8. Like I have told my more hard line pro-life friends, the worst SCOTUS decision (Plessy V. Ferguson, that set back integration/civil rights movement in this country half a century) took 50 or so years to overturn. Roe V. Wade is the second worst decision and it will take just about as long to overturn which means we are in the final stretches to do it. It wont be 5-4 because Roe is just bad law I really believe the case that will overturn it (which is probably going to stem from the Alabama law passed) will be 6-3 or even 7-2.

  9. Also this has been going on forever at colleges. I was tackled by a dirty hippy over a decade ago at the U of M for defending Israel. Outspoken conservatives are sadly in phyiscal danger because the left doesnt know how to debate only silence.

  10. I am in favor of anything that will make progressives realize that this is a democracy, and they need to make arguments and change the minds of their fellow citizens if they want to radically change public policy.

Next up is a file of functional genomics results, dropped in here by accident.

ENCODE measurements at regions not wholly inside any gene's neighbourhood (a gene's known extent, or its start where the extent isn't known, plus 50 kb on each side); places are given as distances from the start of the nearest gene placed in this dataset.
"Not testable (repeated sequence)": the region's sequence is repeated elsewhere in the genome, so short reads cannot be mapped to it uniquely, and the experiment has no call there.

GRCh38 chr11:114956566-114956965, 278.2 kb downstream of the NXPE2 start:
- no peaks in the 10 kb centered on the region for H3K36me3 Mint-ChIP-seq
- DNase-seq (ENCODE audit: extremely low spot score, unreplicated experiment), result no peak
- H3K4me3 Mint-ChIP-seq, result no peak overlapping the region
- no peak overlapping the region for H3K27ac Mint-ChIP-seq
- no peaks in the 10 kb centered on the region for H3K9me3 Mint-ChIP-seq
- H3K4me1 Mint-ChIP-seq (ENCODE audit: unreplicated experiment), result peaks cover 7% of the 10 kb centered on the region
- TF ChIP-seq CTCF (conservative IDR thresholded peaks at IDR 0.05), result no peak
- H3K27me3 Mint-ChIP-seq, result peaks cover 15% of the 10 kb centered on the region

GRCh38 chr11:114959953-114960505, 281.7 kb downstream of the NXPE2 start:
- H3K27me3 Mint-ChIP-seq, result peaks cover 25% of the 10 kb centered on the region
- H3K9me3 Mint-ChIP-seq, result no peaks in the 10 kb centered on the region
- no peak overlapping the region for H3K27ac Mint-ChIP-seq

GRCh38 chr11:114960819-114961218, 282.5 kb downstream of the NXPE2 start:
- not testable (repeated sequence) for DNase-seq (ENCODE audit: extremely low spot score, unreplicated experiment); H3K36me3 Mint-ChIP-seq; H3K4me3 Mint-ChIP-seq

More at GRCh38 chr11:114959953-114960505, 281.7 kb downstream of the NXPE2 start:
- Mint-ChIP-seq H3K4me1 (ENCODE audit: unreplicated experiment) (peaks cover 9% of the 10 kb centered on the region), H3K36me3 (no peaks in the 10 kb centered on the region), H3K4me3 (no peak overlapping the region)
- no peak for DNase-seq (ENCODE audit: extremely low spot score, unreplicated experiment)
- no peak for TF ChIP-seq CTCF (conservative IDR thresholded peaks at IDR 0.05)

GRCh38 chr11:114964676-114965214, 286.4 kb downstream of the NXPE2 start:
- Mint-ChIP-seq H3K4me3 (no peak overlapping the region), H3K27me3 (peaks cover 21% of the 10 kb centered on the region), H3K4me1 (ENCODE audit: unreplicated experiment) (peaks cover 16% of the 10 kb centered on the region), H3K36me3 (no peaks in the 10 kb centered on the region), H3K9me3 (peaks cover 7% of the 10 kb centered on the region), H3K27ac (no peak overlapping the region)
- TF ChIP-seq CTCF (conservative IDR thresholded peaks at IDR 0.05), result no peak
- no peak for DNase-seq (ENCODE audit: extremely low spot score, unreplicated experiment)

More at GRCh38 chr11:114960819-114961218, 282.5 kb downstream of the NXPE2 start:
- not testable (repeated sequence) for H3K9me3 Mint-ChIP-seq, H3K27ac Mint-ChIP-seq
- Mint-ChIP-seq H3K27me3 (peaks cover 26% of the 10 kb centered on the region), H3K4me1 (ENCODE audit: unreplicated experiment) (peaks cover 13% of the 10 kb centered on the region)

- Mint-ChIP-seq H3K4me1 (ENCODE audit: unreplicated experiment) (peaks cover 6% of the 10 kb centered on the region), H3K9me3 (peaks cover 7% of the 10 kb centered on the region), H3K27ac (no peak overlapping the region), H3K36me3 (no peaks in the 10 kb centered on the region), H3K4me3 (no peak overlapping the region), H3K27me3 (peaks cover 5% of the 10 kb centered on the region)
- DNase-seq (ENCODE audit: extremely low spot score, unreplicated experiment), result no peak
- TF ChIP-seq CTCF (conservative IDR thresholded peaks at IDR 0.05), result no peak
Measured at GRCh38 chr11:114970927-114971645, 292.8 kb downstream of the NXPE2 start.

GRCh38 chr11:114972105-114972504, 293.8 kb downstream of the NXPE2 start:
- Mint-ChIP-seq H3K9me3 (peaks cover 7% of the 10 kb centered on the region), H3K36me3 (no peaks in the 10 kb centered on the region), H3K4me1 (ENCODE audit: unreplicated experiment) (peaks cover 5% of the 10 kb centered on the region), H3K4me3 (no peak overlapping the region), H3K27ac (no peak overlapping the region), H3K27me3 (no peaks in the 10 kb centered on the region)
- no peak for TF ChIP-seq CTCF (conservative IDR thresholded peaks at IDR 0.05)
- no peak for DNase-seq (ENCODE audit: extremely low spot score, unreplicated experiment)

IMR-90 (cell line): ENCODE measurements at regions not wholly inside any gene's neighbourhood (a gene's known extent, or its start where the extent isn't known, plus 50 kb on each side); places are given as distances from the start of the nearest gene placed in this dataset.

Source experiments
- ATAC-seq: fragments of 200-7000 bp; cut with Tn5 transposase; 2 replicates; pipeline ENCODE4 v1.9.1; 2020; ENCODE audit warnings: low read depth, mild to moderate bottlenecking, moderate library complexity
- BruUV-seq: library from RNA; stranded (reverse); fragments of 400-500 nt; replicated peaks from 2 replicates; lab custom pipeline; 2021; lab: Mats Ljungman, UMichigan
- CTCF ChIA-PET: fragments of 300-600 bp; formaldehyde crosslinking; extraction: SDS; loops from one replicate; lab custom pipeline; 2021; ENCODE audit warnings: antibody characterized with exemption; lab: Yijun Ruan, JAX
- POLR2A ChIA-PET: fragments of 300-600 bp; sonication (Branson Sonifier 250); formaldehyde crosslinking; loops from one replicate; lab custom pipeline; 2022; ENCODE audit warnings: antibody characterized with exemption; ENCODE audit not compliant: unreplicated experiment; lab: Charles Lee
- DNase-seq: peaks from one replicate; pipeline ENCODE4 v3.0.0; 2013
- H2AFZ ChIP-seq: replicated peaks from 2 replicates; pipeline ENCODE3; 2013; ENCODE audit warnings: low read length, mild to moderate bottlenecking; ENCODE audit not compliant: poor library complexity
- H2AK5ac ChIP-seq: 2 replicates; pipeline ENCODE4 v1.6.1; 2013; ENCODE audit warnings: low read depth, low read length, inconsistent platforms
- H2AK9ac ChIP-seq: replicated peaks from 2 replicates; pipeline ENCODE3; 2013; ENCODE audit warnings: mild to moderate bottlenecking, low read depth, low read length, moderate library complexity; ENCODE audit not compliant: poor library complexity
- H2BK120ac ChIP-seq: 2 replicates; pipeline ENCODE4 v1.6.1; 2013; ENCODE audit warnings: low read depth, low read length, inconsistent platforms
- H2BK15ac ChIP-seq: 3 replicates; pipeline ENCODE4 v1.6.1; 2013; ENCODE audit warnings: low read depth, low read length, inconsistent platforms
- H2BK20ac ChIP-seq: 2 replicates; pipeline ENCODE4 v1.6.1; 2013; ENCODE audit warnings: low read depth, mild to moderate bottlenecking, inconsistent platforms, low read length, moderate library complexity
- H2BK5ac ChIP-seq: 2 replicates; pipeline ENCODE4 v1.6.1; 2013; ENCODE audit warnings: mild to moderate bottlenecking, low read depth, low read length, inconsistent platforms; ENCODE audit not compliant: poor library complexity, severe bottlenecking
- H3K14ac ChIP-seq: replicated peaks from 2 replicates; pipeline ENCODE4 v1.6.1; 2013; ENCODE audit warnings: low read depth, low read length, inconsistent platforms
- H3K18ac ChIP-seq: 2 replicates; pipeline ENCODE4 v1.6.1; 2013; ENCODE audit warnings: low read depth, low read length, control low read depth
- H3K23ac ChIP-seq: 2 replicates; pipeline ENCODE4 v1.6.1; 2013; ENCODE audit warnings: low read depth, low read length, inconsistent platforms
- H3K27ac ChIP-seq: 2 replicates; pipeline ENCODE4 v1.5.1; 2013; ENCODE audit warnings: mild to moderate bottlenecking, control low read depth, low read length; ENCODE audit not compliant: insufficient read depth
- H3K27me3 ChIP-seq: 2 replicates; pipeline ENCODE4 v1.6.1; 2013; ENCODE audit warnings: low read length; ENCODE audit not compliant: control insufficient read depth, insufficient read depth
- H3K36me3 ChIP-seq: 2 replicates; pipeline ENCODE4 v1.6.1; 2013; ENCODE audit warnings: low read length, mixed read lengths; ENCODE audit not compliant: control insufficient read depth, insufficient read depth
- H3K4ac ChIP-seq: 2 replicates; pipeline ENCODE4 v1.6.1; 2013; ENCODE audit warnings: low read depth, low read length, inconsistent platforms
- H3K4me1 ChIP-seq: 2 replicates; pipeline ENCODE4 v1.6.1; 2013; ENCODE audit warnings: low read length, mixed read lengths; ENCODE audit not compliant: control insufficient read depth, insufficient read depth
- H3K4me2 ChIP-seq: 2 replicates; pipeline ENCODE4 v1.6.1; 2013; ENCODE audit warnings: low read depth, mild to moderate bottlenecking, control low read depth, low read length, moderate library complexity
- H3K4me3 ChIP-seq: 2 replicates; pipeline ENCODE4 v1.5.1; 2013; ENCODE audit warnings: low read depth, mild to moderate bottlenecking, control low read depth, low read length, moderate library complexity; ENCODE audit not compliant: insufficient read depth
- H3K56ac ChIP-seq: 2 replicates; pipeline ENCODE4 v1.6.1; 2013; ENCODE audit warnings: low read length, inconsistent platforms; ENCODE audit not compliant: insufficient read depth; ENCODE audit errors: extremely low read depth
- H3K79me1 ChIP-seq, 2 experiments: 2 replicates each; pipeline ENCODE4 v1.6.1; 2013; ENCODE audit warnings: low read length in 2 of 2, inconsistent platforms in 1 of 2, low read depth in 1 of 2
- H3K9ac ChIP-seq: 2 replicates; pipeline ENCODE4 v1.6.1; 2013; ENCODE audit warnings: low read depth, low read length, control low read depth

The supreme court is the least representative policy-making body of the least representative branch of the least representative level of American government.

  11. Who will write a life insurance policy for a fetus? Who will give a fetus a social security number? Who will accept a legal name for a fetus? Is there such a thing as a fetus certificate and what legal rights are granted? To whom?

  12. You’re right, Emery! Being a fetus is like being a Jew in Nazi Germany!

  13. Good ol’ Emery, the voice of unreason.
    A reasonable person would say “how can I be outraged about the death of a toddler when I believe in post-natal abortion?”

  14. Yes emery that child should not have died – and the way to prevent that death was to not drag the child across mexico and abandon it on the border when it got sick Trump didn’t kill it, bad parents did.

  15. If you read the article at Emery’s link, it is clear the child’s female custodian should be prosecuted for child abuse. She and the child (who knows if she is really its mother?) were taken by border patrol on April 3rd. She waited until April 6 to report that the child was sick. The toddler was immediately transported to a hospital.
    Compare this to an abortion, where the purpose is to kill the baby.
    These little stories of Emery’s are not particularly effective. The child would likely be alive today if it had been given up for adoption at birth, which is all the anti-abortion forces are asking.